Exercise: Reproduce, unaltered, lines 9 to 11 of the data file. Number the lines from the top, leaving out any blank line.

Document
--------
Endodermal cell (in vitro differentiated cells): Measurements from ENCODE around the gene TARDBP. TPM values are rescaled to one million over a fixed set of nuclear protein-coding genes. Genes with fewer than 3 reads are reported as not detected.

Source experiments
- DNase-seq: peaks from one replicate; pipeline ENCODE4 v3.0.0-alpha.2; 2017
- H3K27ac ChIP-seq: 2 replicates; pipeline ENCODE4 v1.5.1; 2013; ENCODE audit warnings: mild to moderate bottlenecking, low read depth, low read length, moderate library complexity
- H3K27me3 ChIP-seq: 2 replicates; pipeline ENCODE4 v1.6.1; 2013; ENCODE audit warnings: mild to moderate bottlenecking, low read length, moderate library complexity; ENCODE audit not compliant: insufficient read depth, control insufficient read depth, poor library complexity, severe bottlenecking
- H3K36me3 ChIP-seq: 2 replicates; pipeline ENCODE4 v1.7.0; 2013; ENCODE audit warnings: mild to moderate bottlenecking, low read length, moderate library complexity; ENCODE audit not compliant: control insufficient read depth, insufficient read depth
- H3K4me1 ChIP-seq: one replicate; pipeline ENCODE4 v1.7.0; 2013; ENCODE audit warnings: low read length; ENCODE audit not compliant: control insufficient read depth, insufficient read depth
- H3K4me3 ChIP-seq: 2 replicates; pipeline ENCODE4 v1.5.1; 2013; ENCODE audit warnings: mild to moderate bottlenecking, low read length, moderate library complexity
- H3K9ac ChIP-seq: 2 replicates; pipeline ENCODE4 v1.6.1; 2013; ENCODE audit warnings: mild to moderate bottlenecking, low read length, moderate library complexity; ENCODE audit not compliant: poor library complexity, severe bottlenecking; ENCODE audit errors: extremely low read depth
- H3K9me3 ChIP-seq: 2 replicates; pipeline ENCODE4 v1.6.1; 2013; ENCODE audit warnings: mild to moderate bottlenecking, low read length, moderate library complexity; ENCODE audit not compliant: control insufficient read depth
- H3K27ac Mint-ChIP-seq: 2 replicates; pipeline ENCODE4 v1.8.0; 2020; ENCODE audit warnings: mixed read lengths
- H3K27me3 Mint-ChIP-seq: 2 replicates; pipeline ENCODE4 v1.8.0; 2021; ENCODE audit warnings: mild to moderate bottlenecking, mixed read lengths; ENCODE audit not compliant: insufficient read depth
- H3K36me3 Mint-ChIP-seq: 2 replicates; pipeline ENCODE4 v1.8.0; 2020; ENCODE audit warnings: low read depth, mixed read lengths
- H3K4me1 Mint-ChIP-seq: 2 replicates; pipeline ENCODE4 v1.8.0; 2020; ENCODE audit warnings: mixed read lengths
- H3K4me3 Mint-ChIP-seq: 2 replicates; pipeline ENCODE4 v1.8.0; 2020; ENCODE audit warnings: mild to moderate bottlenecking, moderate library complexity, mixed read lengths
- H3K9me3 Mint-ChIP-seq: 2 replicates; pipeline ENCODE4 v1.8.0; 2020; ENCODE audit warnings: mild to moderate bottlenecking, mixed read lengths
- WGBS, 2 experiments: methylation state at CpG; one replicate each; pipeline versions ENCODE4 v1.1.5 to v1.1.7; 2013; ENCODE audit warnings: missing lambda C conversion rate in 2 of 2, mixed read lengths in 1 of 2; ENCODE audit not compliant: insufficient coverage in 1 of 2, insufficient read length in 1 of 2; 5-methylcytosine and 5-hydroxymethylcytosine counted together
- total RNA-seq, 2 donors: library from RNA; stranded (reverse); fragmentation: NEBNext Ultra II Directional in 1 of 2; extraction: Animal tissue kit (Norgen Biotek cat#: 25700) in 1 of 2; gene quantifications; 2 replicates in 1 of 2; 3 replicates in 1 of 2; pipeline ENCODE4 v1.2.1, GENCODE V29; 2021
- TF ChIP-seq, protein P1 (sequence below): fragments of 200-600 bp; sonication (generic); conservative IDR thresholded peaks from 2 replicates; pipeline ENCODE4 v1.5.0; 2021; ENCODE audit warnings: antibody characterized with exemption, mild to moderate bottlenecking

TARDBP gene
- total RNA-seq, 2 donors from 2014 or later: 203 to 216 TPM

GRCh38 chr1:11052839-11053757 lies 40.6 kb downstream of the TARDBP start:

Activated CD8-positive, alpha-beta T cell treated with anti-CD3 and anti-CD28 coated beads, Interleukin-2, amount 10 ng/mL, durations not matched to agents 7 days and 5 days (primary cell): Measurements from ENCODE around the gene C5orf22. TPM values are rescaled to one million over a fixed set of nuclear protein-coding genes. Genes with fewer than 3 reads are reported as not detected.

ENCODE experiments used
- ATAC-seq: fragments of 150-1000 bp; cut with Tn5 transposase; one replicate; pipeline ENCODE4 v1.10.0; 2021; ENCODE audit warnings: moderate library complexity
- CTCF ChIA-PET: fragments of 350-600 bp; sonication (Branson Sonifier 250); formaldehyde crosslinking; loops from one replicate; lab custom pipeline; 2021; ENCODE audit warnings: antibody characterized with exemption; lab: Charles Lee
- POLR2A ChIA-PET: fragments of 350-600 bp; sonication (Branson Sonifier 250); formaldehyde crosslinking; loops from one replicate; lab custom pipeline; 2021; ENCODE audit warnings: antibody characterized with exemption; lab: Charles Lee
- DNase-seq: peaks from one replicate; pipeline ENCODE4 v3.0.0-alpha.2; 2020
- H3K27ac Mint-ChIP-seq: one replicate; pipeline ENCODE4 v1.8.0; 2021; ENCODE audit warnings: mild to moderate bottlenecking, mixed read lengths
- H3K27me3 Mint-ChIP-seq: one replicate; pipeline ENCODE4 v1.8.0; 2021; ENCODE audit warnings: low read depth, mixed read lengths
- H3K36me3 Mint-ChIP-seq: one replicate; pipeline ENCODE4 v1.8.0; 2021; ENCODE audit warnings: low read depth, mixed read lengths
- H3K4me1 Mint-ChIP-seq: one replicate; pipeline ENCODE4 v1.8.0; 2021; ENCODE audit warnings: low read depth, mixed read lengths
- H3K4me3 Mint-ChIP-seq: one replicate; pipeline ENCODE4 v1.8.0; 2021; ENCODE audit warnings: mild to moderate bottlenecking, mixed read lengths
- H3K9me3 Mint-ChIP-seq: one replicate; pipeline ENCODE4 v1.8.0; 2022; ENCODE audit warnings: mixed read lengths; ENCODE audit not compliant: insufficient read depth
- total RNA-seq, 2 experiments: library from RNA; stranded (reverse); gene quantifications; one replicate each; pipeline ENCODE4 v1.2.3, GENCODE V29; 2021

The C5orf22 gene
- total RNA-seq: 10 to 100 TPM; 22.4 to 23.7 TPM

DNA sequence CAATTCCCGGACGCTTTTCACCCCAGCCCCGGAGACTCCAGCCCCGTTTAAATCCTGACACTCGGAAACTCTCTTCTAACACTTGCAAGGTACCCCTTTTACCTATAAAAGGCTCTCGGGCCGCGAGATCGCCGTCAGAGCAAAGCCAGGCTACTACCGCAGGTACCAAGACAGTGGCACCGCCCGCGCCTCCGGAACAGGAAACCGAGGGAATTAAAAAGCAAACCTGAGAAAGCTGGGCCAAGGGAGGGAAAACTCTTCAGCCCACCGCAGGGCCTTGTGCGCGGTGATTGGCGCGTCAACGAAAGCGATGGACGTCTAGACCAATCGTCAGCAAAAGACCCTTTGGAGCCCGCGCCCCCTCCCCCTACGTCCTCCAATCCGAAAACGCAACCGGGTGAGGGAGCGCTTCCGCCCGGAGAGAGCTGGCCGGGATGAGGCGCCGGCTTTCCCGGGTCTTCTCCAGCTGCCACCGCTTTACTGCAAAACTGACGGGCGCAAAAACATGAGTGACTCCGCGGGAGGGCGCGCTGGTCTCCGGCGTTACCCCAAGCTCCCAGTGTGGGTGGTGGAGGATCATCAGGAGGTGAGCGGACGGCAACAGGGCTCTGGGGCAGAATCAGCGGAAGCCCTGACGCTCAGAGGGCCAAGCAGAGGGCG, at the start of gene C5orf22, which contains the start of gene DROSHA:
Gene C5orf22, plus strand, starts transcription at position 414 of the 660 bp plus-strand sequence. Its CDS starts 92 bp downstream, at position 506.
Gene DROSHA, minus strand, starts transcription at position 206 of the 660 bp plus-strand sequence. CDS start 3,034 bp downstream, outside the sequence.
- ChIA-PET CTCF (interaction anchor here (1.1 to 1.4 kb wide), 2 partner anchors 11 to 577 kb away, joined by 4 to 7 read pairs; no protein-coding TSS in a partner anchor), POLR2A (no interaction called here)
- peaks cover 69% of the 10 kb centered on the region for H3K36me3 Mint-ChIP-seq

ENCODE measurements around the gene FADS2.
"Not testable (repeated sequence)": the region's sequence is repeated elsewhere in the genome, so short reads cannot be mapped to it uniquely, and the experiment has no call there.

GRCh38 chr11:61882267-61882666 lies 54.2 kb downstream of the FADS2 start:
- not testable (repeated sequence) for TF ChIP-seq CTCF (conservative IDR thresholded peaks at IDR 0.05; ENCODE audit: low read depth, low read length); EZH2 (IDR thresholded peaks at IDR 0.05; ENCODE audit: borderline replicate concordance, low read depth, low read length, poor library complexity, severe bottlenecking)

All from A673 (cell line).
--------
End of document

- H3K9ac ChIP-seq: 2 replicates; pipeline ENCODE4 v1.6.1; 2013; ENCODE audit warnings: mild to moderate bottlenecking, low read length, moderate library complexity; ENCODE audit not compliant: poor library complexity, severe bottlenecking; ENCODE audit errors: extremely low read depth
- H3K9me3 ChIP-seq: 2 replicates; pipeline ENCODE4 v1.6.1; 2013; ENCODE audit warnings: mild to moderate bottlenecking, low read length, moderate library complexity; ENCODE audit not compliant: control insufficient read depth
- H3K27ac Mint-ChIP-seq: 2 replicates; pipeline ENCODE4 v1.8.0; 2020; ENCODE audit warnings: mixed read lengths